Updated on Wednesday, June 17 at 11:30 a.m.
By Sylvia Cunningham, William Glucroft and Soraya Sarhaddi Nelson
People entering Berlin from most countries outside the European Union will have to self-quarantine for 14 days, with one exception, said Andreas Geisel, the city Senator for the Interior: “It is possible to escape from quarantine (earlier) with a negative coronavirus test.”
Geisel said the new quarantine requirement, which was adopted on Tuesday, follows the federal guideline and applies to all people coming to Berlin from “third countries.” Sweden is also on that list for now because of the rising infection rate there.
People arriving from other EU countries, as well as Switzerland, Iceland, Norway, Lichtenstein and the United Kingdom, are exempt from the mandatory self-quarantine.
For now, the number of arrivals here from non-EU countries will continue to be limited, because per EU guidelines, Germany extended its restriction on non-essential entries to the country until June 30.
Meanwhile, Geisel also announced yesterday the state wants to take in 300 refugees from overcrowded camps on the Greek islands.
He said, in some instances, 22,000 people are living in a space meant for 3,000.
“We must not only proclaim European values, but also live by them,” Geisel told reporters. He added, despite the ongoing difficulties related to COVID-19, Berlin has the capacity to provide more help.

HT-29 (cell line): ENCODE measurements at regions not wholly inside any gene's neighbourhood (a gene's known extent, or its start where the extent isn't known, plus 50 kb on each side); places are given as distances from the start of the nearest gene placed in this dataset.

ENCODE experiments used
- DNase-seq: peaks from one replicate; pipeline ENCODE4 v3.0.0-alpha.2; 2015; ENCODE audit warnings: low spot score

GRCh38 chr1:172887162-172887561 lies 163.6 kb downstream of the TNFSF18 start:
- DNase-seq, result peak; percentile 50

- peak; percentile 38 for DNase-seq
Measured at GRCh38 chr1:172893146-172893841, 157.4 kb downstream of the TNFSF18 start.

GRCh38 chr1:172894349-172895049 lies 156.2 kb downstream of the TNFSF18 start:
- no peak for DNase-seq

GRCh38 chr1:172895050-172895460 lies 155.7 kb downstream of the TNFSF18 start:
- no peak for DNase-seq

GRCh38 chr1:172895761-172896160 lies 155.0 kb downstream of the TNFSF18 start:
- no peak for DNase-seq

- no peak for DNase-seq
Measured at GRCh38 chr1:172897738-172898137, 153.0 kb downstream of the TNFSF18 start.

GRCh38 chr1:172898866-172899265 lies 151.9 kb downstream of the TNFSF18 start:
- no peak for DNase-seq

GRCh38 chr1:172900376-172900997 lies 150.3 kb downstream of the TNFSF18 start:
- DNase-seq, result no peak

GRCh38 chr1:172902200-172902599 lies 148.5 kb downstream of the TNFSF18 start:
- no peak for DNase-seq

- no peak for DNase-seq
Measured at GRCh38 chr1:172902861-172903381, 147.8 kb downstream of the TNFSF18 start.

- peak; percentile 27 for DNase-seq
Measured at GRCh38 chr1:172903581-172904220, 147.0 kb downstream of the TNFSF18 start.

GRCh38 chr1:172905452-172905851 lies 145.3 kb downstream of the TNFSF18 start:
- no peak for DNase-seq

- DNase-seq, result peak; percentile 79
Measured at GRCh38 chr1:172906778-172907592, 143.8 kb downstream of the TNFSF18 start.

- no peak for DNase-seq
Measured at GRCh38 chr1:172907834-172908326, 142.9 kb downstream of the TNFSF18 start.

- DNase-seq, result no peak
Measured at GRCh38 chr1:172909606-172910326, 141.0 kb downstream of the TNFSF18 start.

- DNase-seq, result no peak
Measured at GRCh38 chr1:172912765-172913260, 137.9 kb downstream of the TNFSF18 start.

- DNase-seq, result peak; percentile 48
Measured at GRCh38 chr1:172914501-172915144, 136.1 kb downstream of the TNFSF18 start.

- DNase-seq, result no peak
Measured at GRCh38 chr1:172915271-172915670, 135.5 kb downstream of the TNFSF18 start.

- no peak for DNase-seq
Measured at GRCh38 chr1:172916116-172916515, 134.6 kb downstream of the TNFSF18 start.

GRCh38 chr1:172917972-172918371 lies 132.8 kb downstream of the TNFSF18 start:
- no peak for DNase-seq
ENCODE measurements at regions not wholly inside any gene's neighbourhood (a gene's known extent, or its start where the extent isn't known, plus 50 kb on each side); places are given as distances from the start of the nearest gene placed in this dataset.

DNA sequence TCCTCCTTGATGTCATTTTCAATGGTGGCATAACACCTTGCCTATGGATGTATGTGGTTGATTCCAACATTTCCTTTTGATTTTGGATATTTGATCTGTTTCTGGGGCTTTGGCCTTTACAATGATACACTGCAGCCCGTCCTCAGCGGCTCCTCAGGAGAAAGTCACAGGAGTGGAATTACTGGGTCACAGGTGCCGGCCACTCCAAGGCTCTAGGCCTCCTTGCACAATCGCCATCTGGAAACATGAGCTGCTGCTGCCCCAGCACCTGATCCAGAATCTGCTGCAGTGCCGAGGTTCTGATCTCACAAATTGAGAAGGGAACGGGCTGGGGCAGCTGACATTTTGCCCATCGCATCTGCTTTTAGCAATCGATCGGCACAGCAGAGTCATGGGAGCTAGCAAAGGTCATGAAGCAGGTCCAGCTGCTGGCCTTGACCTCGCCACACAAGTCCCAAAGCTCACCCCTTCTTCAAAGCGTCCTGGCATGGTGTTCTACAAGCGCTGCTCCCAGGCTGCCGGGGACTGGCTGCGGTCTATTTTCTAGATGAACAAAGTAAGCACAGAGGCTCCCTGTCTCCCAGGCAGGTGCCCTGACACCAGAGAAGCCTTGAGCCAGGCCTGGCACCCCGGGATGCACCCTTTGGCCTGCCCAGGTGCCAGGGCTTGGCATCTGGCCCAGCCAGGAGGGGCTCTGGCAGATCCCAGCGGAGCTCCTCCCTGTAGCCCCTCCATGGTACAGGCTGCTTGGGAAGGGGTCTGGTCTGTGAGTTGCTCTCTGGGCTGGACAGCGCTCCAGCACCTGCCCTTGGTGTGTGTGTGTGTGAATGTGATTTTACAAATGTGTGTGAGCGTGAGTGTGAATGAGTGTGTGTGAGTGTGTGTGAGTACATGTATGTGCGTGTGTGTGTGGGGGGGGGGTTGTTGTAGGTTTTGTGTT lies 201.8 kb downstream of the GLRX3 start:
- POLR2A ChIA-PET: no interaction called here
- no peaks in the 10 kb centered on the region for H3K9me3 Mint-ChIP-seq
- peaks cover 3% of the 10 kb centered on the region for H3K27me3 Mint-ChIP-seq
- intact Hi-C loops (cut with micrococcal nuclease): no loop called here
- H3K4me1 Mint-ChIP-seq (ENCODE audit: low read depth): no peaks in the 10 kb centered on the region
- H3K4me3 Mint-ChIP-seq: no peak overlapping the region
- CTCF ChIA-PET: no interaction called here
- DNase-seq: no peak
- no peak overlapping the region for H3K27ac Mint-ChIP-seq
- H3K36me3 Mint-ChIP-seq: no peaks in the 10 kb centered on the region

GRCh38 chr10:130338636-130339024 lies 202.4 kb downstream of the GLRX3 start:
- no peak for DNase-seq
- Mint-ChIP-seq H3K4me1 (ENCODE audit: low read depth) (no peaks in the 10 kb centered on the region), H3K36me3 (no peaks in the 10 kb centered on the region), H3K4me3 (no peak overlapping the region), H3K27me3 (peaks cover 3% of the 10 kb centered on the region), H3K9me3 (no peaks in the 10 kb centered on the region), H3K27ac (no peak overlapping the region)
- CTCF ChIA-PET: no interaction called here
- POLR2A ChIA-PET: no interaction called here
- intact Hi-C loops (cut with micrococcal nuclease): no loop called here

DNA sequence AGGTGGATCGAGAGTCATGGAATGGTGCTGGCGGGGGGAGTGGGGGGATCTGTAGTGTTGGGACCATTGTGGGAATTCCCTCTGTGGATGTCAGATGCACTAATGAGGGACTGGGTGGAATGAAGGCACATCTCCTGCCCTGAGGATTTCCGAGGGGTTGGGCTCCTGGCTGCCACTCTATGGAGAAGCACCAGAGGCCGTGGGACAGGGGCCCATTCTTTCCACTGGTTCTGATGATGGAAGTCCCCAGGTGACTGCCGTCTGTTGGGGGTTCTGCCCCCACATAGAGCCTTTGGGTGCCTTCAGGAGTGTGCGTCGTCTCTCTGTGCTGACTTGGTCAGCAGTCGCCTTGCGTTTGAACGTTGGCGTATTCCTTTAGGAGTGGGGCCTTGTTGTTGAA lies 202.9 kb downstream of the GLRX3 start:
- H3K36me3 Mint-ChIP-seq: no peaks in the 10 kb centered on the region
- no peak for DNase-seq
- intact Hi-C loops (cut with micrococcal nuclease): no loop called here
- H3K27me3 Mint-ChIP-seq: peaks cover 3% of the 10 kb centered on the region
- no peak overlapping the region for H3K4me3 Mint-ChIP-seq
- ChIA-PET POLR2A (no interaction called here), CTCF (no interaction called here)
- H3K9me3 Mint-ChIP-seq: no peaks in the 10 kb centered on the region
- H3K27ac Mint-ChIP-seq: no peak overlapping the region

Geisel said the local government wants to focus on bringing in unaccompanied minors as well as pregnant women and elderly people who are at risk of contracting the coronavirus.
The proposal still needs to be approved by Germany’s federal interior minister.
Nearly 370 households are under quarantine in the Berlin district of Neukölln after at least 70 people there tested positive for COVID-19.
Local officials say hundreds of people are affected and need testing, though most cases have so far been mild.
Neukölln District Mayor Martin Hikel told reporters yesterday some single apartments on that block are home to as many as ten people.
Hikel said some of the large families have lower incomes, meaning they can’t spare more money on rent and living quarters are particularly cramped.
The origin of the outbreak is still not confirmed.
This news was brought to you in collaboration with Berliner Rundfunk.